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About
The year 1986 was a grand year. The new supermarket opened down the road, the first PC virus was introduced to the world and I came into the world. Those events may not have been direct results in me being born at the same time but you canít deny the facts.

Growing up was uneventful. I was a quite normal baby apart from the fact I didnít crawl. I just got up and walked. I could have greater then normal intelligence or it could have been a mutating bacterial disease. Turns out it was just a slight mental deficiency, phew, regarding hand eye coordination and the doctor who suggested video games as a solution is a genius in my books.
I started with the SNES and the first cartage I shoved into the slot was Yoshies Island. My taste slowly improved from there until we get to today.

Other important milestones have occurred during this time but I canít be other to recall or record them here. This is a blog about games for gods sake why are you all so inquisitive?
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AntRid
5:56 PM on 02.16.2010

With a sigh, I realized I had just installed WoW, downloaded a truckload of patches, merged my existing account with Battle Net and started playing that MMO again. Generally, when it comes to MMO games I play ferociously from anywhere from a month up to a year and the entire time I am thinking to myself Ďwhat the hell am I doing?í Therefore, instead of killing a forest full of creatures to be rewarded a spoon I sat down and came up with five reasons to why MMOís are so addictive.



Fun
The draw of most games is the fun factor. Companies tout that their game has a great combat system, good online co-op, a board peripheral that loosely controls the game etc but in the end, you are getting a product to keep yourself entertained.
To begin with, at least, an MMO works the same way. No one is looking at the box thinking ďman I canít wait to slay 10 bunny rabbits for a spoonĒ Most online games shout that you can take part in an epic world full of wonder, intrigue and cutlery and despite the repetitive nature of these games they are fun if only for a short time.

A no doubt expensive and in depth test was run using 100 college students to produce this small chart. Four groups were given different types of game and told to play them for at least one hour per week. Sucks to be them.


I know how confusing charts can be but trust me, the MMO group spent more time playing then the other groups so even after the novelty wears down people still play on regardless by why!



Satisfaction
How was that for a seaway! Every time you complete a quest, youíre rewarded with the quest giver babbling on about some nonsense you soon skip. As well as a story you donít care for, you receive a small amount of xp getting you closer to that shiny new number.
Normally, starting areas have everything in an easy accessible area. Quest givers, monsters, basic vendors and annoying n00bs are all close by and itís easy to level up to that magical max level we all hear bout. Soon after things get progressively harder and more effort is needed the get the same satisfaction but why go to all this effort? Look down 3 cm

Competition
Arguably, the most popular sport in the world is football (soccer) but since I know next to nothing about the game, Iím turning to the lesser known but still excellent sport of lawn bowls.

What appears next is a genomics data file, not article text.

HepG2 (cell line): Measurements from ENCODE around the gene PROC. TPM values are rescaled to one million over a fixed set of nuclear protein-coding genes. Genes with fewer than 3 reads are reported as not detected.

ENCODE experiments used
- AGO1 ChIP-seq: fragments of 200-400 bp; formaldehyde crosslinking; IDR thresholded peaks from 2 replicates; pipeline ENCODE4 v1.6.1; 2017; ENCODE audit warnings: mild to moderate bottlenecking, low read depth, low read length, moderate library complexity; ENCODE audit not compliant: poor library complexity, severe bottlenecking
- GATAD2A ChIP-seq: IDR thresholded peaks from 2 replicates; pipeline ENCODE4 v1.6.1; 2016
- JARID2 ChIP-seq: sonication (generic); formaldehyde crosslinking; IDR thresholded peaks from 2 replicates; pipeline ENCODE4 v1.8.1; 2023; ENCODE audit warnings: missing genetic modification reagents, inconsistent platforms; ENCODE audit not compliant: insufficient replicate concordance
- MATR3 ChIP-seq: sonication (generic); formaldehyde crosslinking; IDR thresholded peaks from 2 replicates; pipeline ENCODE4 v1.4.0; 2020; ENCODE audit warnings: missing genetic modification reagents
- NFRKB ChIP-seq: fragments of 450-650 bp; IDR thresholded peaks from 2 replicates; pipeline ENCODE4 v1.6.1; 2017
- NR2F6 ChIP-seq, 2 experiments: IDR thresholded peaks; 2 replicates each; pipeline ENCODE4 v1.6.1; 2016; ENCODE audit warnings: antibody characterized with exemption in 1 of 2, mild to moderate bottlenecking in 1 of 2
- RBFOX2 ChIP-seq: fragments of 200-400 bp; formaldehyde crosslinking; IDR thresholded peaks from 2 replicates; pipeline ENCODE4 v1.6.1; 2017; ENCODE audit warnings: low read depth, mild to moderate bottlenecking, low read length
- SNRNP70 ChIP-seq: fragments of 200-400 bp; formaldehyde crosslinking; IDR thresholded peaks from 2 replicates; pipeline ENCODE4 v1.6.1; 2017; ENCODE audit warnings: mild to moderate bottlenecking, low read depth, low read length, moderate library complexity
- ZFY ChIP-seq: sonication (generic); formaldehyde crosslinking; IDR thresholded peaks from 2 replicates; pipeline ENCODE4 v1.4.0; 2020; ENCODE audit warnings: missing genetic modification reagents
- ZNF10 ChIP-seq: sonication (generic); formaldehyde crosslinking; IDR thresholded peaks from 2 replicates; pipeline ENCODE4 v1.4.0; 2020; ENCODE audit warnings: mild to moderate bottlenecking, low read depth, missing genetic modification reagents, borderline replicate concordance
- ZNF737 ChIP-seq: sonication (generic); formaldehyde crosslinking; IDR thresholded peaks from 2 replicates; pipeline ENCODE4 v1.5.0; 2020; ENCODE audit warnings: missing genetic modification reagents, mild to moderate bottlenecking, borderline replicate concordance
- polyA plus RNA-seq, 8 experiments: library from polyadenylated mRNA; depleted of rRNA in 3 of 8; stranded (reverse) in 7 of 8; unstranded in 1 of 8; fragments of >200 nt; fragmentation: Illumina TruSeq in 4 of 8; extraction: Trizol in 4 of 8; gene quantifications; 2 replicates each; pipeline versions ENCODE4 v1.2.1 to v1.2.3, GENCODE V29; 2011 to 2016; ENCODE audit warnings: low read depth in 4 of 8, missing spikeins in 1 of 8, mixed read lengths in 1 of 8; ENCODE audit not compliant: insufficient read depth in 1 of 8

Lawn Bowls is the most played and watched sport in the world drawing hundreds of millions of spectators to this trilling and exciting sport each year. A non contact sport where two teams battle for the most amount of points and in the end the winning team goes to the pub and gets into a bar fight and the loosing team does whatever it is they do. No one knows or cares, they lost after all.
Despite the fact that this sport follows the same rules and the end goal is the same does not stop people from watching it over and over.

The reason why the sport of Lawn Bowls, and to a lesser extent football, is hugely popular is fan devotion to their teams. People argue endlessly how one team is greater then the other. Why this player sucks because he keeps getting red cards or why the coach of their team of choice is superior to another. Itís the competition between fans that drive the game forward.

In an MMO setting once the fun has worn off slaying that re spawning donkey repeatedly with your blunt implement you look around to see someone riding a huge beast with weapons set on fire and thatís when you realise youíre a weakling, even the donkey thinks so. Joining in PvP also reminds you how scrawny you are and you soon find yourself grinding your way to higher levels.



Friendship
I was lucky, or unlucky depending how you look at it, to join a good guild full of nice people who donít mind helping out. Having a good team, you can rely on keeps you more involved with the game even after youíve grown sick of the game play. If you have encouraging people around you who are happy to run off to raids or dungeons then youíre more likely to stick around and help out, or do what I do and stick to the back of the group and pretend to help out.

Real Time Goals
You canít pause an ever-evolving world, which is a annoying when youíre in a middle of a fight and the phone rings. Unlike single player games where you fit the goals around your time, MMOís force you to fit your time around its goals.
If there is an event then you need to be online at a cretin time otherwise, you will miss out. Guilds often schedule things to do and can pressure members to attend this virtual event rather then doing something in real land.

This is what I see are the five major reasons why people continually sink their time into one game. There are probably more but Iíve just noticed that my character is being surrounded by walking fish gtg.
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